National Network of Libraries of Medicine South Central Region, NN/LM SCR.
Meeting with Michelle Malizia, the associate director of NN/LM SCR, was very instructive. I was astonished by the service provided through the NN/LM team, i.e. classes, exhibits, workshops, and providing funding opportunities to the region.  The NN/LM mission is "to advance the progress of medicine while improving public health by providing all health professionals and the general public in the South Central Region… with equal access to biomedical information".

I would be extremely happy if something like this could be done in Lebanon as well. I have asked Mrs. Halsted if she can arrange for me a visit to the National Library of Medicine. What I had in mind is to look for the right person in the NLM with who I can discuss the possibility of similar project in Lebanon. Ms. Shana Potash was kind enough to give me a very comprehensive tour on May 20. I had a short conversation with her. However, I feel like I need to sit down and think seriously what is feasible and what is not feasible for Lebanon.

U.T. MD Anderson Cancer Center Research Medical Library's Visit
Esmeralda Calderon, Library Associate at the Research Medical Library, took me in a tour and was kind enough to show me every corner of the M.D. Anderson Library which I found extremely well designed and a welcoming place for the end-users with its wonderful panoramic view.  The M.D. Anderson library combines a wonderful and functional design with dedicated and professional librarians.  Esmeralda detailed the various and specialized services they are providing in order to guide their patrons in finding the needed information that will help them make informed decisions and more importantly to empower Texans with the knowledge needed to reduce the impact of cancer. I find this a very interesting and noble mission. I hope we, at the LAU, can extend our goal to not only educate the LAU patrons but also the whole community.

Esmeralda pointed out to the benefit of the agreement they did with other libraries in Texas which allows Texans to have access to information and library materials available in all participating libraries in the region, which is basically the THSLC.  I had also the chance to browse the print collection, which triggered an interesting discussion on the selection and weeding criteria, as well as the shift from print to electronic format. This is especially vital and one of the most crucial topic of today's libraries. What are the criteria that will help us to make wise weeding decision in order to make room for larger study group space, etc. that will better respond to the new generation's study and work habits?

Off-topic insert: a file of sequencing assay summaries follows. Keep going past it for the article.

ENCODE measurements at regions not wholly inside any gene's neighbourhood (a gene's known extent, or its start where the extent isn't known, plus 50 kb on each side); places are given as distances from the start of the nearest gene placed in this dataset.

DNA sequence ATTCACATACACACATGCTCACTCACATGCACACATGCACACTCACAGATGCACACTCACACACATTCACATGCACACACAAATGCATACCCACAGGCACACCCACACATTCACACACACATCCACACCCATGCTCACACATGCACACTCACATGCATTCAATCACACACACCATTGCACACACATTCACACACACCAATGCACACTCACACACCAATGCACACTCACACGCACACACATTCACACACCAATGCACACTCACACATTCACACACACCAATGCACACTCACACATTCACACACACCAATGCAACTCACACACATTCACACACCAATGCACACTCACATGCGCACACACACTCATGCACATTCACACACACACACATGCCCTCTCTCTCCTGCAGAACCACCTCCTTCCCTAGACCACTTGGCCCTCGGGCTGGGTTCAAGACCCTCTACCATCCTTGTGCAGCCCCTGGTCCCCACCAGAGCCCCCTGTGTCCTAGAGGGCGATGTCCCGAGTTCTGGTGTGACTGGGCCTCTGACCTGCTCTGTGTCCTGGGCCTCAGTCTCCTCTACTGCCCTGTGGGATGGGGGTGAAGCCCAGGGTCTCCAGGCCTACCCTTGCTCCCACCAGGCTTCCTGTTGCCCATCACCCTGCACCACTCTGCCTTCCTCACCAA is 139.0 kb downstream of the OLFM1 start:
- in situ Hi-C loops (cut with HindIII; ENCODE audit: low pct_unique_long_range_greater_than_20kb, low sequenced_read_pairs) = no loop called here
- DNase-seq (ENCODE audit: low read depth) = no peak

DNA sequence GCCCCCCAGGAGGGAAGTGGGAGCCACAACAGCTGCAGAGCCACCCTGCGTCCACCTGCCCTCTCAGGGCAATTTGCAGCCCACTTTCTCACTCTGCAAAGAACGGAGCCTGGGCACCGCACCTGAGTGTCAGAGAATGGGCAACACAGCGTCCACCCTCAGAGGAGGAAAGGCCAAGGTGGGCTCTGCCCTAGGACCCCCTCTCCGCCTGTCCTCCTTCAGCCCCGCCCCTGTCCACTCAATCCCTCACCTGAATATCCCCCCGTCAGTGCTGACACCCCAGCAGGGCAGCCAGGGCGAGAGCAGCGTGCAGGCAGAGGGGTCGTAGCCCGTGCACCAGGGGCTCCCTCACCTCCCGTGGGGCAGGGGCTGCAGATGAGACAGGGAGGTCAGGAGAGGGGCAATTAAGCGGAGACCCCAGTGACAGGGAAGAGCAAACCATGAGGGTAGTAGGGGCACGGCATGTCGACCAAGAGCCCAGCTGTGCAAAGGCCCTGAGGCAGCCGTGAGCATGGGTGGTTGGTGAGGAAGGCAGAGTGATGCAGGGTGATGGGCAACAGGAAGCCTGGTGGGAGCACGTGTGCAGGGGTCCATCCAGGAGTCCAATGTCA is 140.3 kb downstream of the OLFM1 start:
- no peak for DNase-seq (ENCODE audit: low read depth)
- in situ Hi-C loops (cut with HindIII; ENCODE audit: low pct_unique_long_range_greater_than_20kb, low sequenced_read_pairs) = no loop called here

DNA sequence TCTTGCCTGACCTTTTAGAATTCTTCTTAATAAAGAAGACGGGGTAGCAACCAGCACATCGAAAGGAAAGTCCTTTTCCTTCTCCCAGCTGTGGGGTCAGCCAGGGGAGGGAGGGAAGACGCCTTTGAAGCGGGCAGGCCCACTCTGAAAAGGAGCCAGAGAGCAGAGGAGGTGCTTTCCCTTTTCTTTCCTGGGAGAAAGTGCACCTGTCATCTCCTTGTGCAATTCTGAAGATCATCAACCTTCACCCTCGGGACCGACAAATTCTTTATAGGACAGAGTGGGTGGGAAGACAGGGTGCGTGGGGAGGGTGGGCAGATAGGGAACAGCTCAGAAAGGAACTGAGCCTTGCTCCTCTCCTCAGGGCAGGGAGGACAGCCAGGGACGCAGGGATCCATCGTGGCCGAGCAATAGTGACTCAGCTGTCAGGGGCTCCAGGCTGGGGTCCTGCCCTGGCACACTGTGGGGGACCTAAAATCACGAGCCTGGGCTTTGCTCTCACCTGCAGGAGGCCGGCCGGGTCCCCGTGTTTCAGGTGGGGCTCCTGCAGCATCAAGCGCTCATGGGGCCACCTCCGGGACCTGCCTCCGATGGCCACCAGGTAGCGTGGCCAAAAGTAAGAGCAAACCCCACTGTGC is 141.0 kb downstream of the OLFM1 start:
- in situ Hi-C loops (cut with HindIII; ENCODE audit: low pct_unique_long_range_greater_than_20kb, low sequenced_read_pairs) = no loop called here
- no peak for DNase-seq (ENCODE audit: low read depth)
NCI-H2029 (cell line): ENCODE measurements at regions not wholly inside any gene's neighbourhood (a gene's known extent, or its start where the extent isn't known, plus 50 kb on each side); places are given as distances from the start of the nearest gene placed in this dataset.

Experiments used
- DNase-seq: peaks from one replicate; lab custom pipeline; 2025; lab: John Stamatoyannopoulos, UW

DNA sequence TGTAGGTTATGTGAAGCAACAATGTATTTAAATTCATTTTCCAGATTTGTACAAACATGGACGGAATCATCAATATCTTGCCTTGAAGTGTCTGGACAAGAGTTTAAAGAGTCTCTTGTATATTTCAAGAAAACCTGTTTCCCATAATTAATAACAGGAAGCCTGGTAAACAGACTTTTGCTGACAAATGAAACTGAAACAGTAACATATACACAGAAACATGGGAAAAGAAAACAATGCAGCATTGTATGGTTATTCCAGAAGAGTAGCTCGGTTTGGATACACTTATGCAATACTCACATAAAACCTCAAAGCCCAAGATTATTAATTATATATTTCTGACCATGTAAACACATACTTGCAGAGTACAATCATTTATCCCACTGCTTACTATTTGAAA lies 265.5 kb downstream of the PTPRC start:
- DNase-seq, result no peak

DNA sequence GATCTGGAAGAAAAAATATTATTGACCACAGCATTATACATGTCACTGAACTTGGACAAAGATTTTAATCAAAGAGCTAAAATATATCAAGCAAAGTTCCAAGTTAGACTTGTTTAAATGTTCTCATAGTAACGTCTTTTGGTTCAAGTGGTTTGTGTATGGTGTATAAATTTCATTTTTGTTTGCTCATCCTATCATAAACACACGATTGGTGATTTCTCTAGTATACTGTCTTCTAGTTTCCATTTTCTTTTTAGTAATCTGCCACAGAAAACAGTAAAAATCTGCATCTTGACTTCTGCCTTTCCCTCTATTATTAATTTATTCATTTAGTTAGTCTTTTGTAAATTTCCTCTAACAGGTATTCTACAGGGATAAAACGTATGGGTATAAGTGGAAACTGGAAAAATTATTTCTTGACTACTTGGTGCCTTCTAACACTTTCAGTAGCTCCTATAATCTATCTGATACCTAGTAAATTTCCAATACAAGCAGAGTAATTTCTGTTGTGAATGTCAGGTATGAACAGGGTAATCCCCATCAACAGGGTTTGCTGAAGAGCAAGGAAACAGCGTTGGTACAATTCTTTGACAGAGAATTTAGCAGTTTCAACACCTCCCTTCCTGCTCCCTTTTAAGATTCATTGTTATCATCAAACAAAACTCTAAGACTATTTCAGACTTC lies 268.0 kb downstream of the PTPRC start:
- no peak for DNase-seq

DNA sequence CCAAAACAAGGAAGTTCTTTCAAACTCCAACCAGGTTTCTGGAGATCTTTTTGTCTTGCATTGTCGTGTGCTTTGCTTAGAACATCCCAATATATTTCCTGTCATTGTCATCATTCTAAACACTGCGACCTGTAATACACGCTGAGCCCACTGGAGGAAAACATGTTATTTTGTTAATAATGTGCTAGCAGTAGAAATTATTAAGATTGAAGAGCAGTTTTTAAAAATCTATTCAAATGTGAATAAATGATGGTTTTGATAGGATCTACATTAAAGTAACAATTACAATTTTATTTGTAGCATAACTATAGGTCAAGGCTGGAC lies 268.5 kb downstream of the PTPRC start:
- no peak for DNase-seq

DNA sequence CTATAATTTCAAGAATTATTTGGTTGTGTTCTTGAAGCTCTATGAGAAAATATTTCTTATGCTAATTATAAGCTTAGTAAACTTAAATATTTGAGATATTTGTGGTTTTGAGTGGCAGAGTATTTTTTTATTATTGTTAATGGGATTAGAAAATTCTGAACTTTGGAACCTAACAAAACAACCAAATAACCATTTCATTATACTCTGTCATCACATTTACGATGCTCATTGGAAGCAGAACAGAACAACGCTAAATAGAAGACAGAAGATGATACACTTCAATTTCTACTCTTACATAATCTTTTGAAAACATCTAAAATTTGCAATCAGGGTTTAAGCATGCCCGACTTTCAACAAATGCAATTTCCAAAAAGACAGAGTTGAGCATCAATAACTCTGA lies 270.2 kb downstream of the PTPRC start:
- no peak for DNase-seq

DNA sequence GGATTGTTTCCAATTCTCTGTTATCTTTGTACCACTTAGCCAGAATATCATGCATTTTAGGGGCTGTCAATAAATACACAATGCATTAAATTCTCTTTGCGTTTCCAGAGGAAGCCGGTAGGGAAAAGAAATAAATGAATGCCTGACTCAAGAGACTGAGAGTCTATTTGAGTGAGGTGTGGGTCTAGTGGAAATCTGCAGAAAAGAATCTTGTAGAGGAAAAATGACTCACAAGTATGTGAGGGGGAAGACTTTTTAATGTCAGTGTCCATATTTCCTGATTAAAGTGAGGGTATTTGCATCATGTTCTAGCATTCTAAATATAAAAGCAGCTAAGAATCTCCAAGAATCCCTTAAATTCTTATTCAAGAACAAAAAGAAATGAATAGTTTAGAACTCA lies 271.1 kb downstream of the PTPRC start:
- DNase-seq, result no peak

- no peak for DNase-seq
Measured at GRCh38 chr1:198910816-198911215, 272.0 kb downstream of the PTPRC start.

May 6, 2010
HAM-TMC OPAC and electronic resources
Joanne and I met another time. I wanted to know more about the HAM-TMC OPAC and electronic resources. Upon my request, she pointed to the electronic resources that are most highly used which gave me an idea of the recommended resources for the LAU medical library.  There is one thing I found very interesting while looking at the PubMed/Medline database which is the "FindIt" feature. The HAM-TMC have added this feature which allows the end-users to easily locate the full-text access to any article of interest, be it in print or electronic format, not just in the HAM-TMC Library but also in any library within the THSLC.